Sometimes running a church can feel like living paycheck to paycheck. All of your efforts constantly go into keeping everything functioning on a week to week basis.
The truth is, though, operating on a weekly, monthly, or even seasonal schedule can be pretty inefficient.
It all but guarantees that you’ll be doing things in a haphazard, stressed out manner, which can have a pretty serious effect on the quality of your Sunday services. On top of that, it can also lead to missed ministry opportunities on a regular basis as you and your team struggle to keep your heads above the water.
With that in mind, I’ve come up with a road map to help pastors and ministry leaders, in general, think beyond the next month or two.
This article will help guide you through the fall kick off and on an into the rest of the year that follows. The goal is to provide you with the opportunity to think things through, come up with a game plan, and then decide how to implement it in the best way possible.
Phase 1 – Plan your work
This first phase can be the most intimidating. It’s hard to look at a whole fifty-two weeks and think “what are we going to do to fill this many weeks up?”
Seriously, just the thought that a pastor is going to somehow come up with over fifty full-length sermons in that time is already pretty impressive, let alone things like worship sets, mid-week Bible studies, outreaches, VBS programs, and so on.
Oh, the possibilities
The good news is, planning the year out isn’t something that a pastor needs to do all on his own. Coming up with the next year of events, activities, sermon topics, and so on can certainly be an activity that involves a larger portion of your ministry team.
I would start by gathering everyone up for a good old-fashioned brainstorming session. Make sure to identify important dates and events at the beginning of the session, and then do your best to mediate the discussion and keep the brainstorming focused on the topic at hand.
You may be surprised to see what ideas pop up. When they do, write them down to be revisited later.
Choosing the best options
Once you’ve got a good bank of potential ideas for the year ahead, it’s time to sort through them and choose what you actually want to try to accomplish as a ministry this upcoming year.
At this point, nothing is set in stone — and you always want to leave room for God to move — but as far as is possible, try to get a solid idea of what you reasonably can fit into the next twelve months.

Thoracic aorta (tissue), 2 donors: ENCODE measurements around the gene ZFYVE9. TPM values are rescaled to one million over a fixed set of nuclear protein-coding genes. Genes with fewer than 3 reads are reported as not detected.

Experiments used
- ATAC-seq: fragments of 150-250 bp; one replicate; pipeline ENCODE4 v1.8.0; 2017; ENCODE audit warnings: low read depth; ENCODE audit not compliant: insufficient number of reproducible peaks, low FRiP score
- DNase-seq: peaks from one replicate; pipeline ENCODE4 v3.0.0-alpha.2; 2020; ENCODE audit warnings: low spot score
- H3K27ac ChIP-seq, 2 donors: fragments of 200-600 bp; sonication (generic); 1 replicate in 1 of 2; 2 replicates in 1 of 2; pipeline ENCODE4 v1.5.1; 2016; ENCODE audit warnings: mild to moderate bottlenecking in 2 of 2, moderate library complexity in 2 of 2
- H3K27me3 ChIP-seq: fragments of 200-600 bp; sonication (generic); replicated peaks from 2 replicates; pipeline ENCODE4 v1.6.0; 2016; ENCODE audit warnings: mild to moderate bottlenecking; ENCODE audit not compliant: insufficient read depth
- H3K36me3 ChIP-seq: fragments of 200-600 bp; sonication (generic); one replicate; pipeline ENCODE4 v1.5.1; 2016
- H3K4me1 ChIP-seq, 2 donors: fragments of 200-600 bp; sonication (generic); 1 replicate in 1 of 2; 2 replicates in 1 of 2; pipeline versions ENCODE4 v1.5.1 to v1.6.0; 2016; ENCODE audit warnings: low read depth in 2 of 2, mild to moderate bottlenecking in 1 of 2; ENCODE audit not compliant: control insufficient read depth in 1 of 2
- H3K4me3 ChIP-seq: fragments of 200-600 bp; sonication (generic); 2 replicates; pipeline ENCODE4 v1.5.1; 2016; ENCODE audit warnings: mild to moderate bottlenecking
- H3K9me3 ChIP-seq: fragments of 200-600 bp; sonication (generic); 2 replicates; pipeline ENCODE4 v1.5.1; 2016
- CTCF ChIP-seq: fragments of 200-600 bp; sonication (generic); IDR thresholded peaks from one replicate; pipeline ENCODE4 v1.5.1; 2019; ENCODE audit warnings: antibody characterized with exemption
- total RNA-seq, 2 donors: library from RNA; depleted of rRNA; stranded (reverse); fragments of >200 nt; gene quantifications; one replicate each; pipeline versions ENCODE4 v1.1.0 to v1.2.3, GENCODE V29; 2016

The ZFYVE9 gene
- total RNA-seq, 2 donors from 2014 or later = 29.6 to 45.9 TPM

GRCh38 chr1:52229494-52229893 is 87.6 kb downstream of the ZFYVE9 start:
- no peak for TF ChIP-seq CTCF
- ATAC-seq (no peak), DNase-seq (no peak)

Phase 2 – Work your plan
Next, you need to come up with an actionable approach to put your proposed plan into place.
Scheduling it all out
First, organize and outline your ministry’s proposed agenda.
I suggest using a free platform like Trello to help layout and organize everything in a visual way that’s accessible to your whole team.
Break things up into topics like “sermons,” “events,” and “promotion” and even things like “graphics and content.” Basically, categorize anything that will require work and timing to do correctly.
Plan your promotions
Once you have your plan laid out, it’s time to put things into motion. Don’t just wait for each event to creep up on you, plan the work out weeks and months in advance.
This includes promotions. If you need to create free church graphics for a fundraiser, make sure you have them ready early enough not just for the event, but to use in your promotions leading up to it, too.
Prep your online hub
Your website should be treated as the center of your operations throughout the year. Every promotional effort should point to it. Sermons should be uploaded to it each week. Event information and sign up forms should be housed there.
You get the idea.
In short, make sure that your website is running like a well-oiled machine before the year kicks off in earnest. I promise you won’t regret having a smooth running site to help keep everything orderly and updated as you go along.
The magic of planning ahead
Planning your ministry’s year ahead of time really does make a huge difference.
If you can manage to break out of the short term mindset in order to prepare your year’s activities, messages, sermons, and so on, you’re likely to find that you and your staff are less stressed and more efficient.
On top of the easing of pressure on your day to day operations, having a well-organized, thought out plan in place means your ministry is likely to have a much more effective year as each item in your agenda takes place smoothly, predictably, and on time.